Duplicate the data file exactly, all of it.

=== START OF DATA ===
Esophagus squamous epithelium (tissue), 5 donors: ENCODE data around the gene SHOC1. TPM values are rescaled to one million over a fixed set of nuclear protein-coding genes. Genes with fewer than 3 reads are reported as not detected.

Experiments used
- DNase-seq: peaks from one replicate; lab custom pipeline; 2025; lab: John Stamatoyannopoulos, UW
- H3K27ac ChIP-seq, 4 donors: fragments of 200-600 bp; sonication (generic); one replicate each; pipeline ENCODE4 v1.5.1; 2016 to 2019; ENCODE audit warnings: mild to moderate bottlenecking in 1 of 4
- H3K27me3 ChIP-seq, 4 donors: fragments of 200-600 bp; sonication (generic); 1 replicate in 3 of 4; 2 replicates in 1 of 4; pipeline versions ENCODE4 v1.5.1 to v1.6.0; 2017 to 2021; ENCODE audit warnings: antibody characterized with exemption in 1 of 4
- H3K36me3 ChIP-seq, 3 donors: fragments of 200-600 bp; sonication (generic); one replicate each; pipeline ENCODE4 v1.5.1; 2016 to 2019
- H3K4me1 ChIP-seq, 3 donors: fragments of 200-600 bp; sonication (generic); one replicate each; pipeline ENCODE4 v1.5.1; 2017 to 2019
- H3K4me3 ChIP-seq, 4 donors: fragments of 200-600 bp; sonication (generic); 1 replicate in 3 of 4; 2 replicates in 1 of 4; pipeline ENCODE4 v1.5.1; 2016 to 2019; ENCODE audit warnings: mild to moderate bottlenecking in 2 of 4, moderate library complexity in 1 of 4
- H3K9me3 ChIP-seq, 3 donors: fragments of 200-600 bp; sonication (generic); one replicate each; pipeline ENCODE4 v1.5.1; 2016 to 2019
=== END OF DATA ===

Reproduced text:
Esophagus squamous epithelium (tissue), 5 donors: ENCODE data around the gene SHOC1. TPM values are rescaled to one million over a fixed set of nuclear protein-coding genes. Genes with fewer than 3 reads are reported as not detected.

Experiments used
- DNase-seq: peaks from one replicate; lab custom pipeline; 2025; lab: John Stamatoyannopoulos, UW
- H3K27ac ChIP-seq, 4 donors: fragments of 200-600 bp; sonication (generic); one replicate each; pipeline ENCODE4 v1.5.1; 2016 to 2019; ENCODE audit warnings: mild to moderate bottlenecking in 1 of 4
- H3K27me3 ChIP-seq, 4 donors: fragments of 200-600 bp; sonication (generic); 1 replicate in 3 of 4; 2 replicates in 1 of 4; pipeline versions ENCODE4 v1.5.1 to v1.6.0; 2017 to 2021; ENCODE audit warnings: antibody characterized with exemption in 1 of 4
- H3K36me3 ChIP-seq, 3 donors: fragments of 200-600 bp; sonication (generic); one replicate each; pipeline ENCODE4 v1.5.1; 2016 to 2019
- H3K4me1 ChIP-seq, 3 donors: fragments of 200-600 bp; sonication (generic); one replicate each; pipeline ENCODE4 v1.5.1; 2017 to 2019
- H3K4me3 ChIP-seq, 4 donors: fragments of 200-600 bp; sonication (generic); 1 replicate in 3 of 4; 2 replicates in 1 of 4; pipeline ENCODE4 v1.5.1; 2016 to 2019; ENCODE audit warnings: mild to moderate bottlenecking in 2 of 4, moderate library complexity in 1 of 4
- H3K9me3 ChIP-seq, 3 donors: fragments of 200-600 bp; sonication (generic); one replicate each; pipeline ENCODE4 v1.5.1; 2016 to 2019